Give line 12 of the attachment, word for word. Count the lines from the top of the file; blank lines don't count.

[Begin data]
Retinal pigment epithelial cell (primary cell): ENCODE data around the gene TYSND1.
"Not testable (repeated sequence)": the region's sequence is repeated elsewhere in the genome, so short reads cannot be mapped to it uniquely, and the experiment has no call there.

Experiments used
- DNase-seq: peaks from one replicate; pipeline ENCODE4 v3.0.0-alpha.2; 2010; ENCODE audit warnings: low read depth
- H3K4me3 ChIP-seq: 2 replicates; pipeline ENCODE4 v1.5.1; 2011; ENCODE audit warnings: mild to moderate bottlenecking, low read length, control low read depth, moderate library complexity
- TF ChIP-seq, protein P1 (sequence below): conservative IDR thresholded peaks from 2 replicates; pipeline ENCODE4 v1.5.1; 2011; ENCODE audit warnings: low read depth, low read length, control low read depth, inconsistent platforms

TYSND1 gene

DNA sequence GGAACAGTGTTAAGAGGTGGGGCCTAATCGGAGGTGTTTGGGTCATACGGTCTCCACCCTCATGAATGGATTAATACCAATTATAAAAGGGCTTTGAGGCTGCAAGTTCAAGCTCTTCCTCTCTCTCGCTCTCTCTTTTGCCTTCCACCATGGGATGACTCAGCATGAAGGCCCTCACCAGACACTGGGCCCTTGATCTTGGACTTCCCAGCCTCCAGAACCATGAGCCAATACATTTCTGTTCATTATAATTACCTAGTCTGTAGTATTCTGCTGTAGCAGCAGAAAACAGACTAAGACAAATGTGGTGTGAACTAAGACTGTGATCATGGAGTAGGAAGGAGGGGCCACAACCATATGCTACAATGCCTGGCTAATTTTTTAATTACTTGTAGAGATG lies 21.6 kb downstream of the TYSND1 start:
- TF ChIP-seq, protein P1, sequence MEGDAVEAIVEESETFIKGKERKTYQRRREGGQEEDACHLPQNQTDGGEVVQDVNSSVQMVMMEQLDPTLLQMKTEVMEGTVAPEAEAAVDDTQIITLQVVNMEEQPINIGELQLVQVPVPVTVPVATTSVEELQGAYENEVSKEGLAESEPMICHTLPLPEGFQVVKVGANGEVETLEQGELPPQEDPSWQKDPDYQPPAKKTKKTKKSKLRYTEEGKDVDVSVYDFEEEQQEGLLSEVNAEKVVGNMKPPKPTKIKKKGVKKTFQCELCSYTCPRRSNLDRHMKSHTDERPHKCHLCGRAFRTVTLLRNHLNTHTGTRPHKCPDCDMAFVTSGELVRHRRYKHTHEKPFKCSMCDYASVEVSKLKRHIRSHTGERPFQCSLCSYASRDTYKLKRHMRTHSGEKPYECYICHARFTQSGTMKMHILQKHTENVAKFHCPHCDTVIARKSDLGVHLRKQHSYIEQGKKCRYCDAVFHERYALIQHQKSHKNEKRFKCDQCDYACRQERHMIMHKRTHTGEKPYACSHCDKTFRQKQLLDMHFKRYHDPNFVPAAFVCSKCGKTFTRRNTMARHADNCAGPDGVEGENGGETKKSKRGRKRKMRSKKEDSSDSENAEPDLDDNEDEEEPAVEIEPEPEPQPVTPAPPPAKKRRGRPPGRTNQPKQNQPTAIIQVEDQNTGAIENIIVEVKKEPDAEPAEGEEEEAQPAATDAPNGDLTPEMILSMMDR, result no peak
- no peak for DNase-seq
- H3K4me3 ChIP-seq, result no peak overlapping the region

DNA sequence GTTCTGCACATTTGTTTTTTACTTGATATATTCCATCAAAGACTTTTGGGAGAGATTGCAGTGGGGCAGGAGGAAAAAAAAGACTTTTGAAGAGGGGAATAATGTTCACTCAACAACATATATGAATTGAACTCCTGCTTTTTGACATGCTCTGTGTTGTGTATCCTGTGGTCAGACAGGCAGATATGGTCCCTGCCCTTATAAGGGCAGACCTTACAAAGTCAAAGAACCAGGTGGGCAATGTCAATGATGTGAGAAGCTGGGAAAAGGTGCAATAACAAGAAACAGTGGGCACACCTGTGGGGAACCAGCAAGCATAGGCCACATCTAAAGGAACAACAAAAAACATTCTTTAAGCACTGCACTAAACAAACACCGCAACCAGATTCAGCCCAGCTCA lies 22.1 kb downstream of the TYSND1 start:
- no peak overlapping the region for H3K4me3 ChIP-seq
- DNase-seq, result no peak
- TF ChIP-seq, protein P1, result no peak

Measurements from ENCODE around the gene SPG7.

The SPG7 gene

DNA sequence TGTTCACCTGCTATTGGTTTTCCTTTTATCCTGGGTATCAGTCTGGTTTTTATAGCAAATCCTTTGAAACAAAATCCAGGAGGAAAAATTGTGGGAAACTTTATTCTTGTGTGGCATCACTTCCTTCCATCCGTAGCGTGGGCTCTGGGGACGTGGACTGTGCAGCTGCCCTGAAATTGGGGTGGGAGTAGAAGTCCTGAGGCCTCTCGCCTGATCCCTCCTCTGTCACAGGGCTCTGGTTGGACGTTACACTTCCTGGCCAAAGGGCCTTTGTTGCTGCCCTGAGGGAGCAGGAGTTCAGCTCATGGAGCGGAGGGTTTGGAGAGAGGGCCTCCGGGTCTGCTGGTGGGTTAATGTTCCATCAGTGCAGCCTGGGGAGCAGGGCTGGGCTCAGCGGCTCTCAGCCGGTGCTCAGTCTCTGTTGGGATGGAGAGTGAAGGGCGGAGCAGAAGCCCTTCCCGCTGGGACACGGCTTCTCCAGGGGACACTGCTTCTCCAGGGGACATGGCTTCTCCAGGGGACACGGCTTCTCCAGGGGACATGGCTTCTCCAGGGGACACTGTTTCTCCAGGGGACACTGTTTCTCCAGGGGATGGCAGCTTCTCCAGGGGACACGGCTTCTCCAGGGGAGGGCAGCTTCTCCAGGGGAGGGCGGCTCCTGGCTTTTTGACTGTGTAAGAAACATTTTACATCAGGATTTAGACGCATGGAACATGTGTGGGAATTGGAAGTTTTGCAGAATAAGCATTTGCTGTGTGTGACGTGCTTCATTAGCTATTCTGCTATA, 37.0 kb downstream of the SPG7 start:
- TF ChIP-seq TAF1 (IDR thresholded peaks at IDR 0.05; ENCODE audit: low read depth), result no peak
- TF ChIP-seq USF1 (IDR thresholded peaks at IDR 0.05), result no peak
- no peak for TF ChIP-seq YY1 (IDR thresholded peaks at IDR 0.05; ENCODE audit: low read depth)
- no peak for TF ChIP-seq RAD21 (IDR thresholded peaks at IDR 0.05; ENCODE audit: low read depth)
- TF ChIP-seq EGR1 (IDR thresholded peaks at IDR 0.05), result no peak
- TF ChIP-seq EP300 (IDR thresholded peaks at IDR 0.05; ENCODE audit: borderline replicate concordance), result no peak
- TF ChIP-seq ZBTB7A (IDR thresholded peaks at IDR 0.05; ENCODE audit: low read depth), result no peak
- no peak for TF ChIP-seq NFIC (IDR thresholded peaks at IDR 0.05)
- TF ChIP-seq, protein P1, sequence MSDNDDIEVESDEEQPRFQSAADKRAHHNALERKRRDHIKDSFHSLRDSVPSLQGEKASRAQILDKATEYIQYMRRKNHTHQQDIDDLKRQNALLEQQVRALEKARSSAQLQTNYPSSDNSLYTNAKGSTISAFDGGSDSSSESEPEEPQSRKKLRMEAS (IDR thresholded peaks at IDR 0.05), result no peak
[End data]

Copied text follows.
DNA sequence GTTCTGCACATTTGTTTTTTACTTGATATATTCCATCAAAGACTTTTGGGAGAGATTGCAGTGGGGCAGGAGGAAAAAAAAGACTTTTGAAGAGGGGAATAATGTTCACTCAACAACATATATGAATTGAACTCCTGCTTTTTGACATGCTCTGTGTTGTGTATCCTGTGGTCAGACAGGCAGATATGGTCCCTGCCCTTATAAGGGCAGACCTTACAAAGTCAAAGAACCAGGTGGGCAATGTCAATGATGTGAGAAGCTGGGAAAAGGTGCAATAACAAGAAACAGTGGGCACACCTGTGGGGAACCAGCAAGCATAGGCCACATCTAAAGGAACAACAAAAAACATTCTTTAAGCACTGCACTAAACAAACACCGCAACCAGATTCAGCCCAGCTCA lies 22.1 kb downstream of the TYSND1 start: